Nigeria Inflation Highest in 11 Years
World Economy

Nigeria Inflation Highest in 11 Years

Nigerian inflation accelerated to the highest rate in almost 11 years in June, adding pressure on policymakers to increase borrowing costs.
The inflation rate in Africa’s largest economy increased to 16.5% from 15.6% in May, the Abuja-based National Bureau of Statistics said in an emailed statement on Monday.
That’s the highest rate since October 2005, according to data on the Central Bank of Nigeria’s website. Prices rose 1.7% per cent in the month. The median of seven economist estimates compiled by Bloomberg was for inflation to quicken to 16.2%.
Nigeria imports at least 70% of its refined fuel, despite pumping 1.6 million barrels of crude a day according to the International Energy Agency, and faced fuel shortages as retailers struggled to get foreign currency to buy products during a 15-month naira peg that was removed last month. The currency’s official exchange rate weakened to more than 280 per dollar, compared with the fixed rate of 197-199, while the naira trades at around 360 on the black market, increasing prices for consumers.
“We will see inflation averaging in the mid 20% by year-end, mainly because of the foreign-exchange rates,” Yvonne Mhango, an economist at Renaissance Capital Ltd. said by phone from Johannesburg before the data was released.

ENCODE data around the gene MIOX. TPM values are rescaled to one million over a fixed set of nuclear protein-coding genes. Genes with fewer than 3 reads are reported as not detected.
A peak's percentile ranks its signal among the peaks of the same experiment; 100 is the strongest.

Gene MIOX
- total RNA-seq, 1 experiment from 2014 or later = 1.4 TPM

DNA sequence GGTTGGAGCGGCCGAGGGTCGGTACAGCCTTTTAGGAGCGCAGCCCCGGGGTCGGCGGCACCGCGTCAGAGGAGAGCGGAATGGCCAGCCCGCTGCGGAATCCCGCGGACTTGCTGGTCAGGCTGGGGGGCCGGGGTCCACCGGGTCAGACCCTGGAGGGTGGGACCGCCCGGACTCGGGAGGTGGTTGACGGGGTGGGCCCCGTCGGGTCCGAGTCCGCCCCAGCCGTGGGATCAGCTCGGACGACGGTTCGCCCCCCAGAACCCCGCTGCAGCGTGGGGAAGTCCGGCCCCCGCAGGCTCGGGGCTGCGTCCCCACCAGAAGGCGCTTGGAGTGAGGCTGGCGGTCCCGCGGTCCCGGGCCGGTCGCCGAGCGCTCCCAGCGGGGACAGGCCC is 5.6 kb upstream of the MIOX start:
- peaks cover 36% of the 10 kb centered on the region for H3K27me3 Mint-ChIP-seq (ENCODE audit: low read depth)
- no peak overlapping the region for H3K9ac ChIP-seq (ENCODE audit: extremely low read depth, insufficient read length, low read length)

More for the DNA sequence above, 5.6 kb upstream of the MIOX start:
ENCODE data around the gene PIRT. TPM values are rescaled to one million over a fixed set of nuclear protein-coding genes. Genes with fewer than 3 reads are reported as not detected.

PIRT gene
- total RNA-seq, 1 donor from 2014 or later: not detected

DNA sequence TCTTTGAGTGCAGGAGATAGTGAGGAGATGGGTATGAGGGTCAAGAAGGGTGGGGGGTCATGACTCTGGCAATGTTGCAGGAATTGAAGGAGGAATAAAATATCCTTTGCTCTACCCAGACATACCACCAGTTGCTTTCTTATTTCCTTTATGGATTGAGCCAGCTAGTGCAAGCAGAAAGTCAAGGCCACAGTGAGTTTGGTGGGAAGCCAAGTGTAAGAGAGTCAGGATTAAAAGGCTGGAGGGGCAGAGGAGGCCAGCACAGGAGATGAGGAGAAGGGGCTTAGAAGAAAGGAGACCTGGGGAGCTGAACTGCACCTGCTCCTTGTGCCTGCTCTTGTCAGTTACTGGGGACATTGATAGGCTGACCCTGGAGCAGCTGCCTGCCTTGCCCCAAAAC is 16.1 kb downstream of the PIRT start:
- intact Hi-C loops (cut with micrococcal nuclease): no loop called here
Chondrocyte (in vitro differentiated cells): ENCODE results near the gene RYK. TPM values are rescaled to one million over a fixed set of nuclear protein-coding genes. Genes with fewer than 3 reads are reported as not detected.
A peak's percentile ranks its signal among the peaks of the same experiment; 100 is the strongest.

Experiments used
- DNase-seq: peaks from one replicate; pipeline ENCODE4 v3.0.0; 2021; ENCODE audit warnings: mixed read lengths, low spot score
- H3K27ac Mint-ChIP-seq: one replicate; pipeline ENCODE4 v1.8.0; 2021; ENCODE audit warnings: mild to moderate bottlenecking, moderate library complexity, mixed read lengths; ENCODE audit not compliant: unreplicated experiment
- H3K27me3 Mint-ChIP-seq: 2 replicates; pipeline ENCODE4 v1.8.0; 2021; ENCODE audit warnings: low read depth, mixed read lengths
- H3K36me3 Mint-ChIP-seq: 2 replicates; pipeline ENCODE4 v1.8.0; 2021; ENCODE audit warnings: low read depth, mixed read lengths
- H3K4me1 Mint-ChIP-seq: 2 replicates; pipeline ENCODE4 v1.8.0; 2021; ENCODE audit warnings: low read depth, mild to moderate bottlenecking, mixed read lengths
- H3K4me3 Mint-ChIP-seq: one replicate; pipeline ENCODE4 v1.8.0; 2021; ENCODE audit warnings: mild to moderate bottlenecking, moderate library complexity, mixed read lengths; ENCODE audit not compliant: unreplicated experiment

Food prices rose 15.3% in June from a year earlier, compared with 14.9% in May. The highest increases were in the costs of fish and meat, fruit and vegetables, and bread and cereals, the statistics office said.

 A Contractionary Year
The International Monetary Fund also reported recently that Nigeria’s economy will probably contract this year as energy shortages and the delayed budget weigh on output.
“I think there is a high likelihood that the year 2016 as a whole will be a contractionary year,” Gene Leon, the fund’s resident representative in Nigeria, said in an interview in the capital, Abuja, on July 8. While the economy should look better in the second half of the year, growth will probably not “be sufficiently fast, sufficiently rapid to be able to negate the outcome of” the first and second quarters, he said.
While conditions that impeded growth in the first half of the year, including shortages of power, fuel, and foreign exchange, as well as the higher price of dollars on the parallel market, may have been reduced, they still weigh on the economy, Leon said.
The Washington-based lender cut its 2016 growth forecast for Nigeria to 2.3% in its April Regional Economic Outlook from 3.2% projected in February. The World Bank lowered its forecast to 0.8% last month, citing weakness from oil-output disruptions and low prices. Last year’s expansion of 2.7% was the slowest in two decades, according to IMF data.

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